To John L. E. W. Shecut
Monticello June 29. 13.
I am very sensible of the honor done me by the Antiquarian Society of Charleston, in the Rule for the organisation of their society which you have been so good as to communicate, and I pray you to do me the favor of presenting to them my thanks. age and my inland and retired situation make it scarcely probable that I shall be able to render them any services. but should any occasion occur wherein I can be useful to them, I shall recieve their commands with pleasure, & execute them with fidelity. while the promotion of the arts and sciences is interesting to every nation, and at all times, it becomes peculiarly so to ours, at this time, when the total demoralisation of the governments of Europe has rendered it safest, by cherishing internal resources, to lessen the occasions of intercourse with them. the works of our aboriginal inhabitants have been so perishable that much of them must have disappeared already. the antiquarian researches therefore of the Society cannot be too soon, or too assiduously directed to the collecting & preserving what still remain.
Permit me to place here my particular thankfulness for the kind sentiments of personal regard which you have been pleased to express.
I have been in the constant hope of seeing the 2d vol. of your excellent botanical work. it’s alphabetical form & popular style, it’s attention to the properties & uses of plants, as well as to their descriptions, are well calculated to encourage and instruct our citizens in botanical enquiries.—I avail myself of this occasion of inclosing you a little of the fruit of a Capsicum I have just recieved from the province of Texas, where it is indigenous and perennial, and is used as freely as salt by the inhabitants. it is new to me. it differs from your Capsicum minimum, in being perennial and probably hardier; perhaps too in it’s size which would claim the term of minutissimum. this stimulant being found salutary in a visceral complaint known on the seacoast, the introduction of a hardier variety may be of value. accept the assurance of my great respect and consideration.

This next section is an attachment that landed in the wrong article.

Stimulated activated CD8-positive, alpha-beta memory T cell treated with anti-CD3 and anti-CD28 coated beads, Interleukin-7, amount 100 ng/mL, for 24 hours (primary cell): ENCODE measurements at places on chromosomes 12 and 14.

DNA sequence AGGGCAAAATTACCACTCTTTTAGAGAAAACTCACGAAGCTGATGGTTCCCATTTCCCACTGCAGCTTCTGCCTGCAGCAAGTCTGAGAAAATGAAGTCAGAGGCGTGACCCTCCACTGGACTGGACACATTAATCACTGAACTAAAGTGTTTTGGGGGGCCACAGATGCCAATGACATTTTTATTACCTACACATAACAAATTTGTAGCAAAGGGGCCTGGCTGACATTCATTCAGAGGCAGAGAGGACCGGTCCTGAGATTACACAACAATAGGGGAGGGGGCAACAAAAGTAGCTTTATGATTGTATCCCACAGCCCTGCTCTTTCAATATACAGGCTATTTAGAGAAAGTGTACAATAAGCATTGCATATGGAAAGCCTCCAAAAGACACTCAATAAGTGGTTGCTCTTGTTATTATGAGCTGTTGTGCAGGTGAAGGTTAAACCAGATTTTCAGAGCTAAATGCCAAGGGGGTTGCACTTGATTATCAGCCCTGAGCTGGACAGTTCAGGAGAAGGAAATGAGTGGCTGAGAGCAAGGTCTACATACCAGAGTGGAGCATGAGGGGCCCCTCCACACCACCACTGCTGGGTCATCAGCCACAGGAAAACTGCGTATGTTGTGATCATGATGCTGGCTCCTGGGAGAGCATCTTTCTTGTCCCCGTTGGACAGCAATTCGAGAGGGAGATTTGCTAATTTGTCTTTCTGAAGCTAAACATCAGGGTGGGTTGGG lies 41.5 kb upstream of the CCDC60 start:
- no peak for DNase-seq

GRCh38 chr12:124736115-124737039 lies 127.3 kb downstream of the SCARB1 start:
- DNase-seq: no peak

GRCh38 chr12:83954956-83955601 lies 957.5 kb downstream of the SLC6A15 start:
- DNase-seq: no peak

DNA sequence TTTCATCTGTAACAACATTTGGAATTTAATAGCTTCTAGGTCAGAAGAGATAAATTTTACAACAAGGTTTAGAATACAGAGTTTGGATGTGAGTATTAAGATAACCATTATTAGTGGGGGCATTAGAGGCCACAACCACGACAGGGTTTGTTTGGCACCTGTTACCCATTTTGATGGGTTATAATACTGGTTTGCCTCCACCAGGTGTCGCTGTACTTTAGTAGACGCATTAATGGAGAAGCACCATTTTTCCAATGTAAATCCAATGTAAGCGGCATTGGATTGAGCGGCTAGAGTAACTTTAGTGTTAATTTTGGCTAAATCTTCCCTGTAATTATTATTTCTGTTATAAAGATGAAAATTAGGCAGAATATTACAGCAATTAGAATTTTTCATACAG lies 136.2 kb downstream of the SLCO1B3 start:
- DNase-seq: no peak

PoC (DLC); at foot of text: “Doctr John L. E. W. Shecut.”
Shecut’s excellent botanical work was his Flora Carolinæensis; or, a Historical, Medical, and Economical Display of the Vegetable Kingdom; According to the Linnæan, or Sexual System of Botany (Charleston, 1806; Sowerby, description begins E. Millicent Sowerby, comp., Catalogue of the Library of Thomas Jefferson, 1952–59, 5 vols. description ends no. 1076). He never published a second volume. capsicum minimum is another name for Capsicum frutescens, commonly called tabasco.
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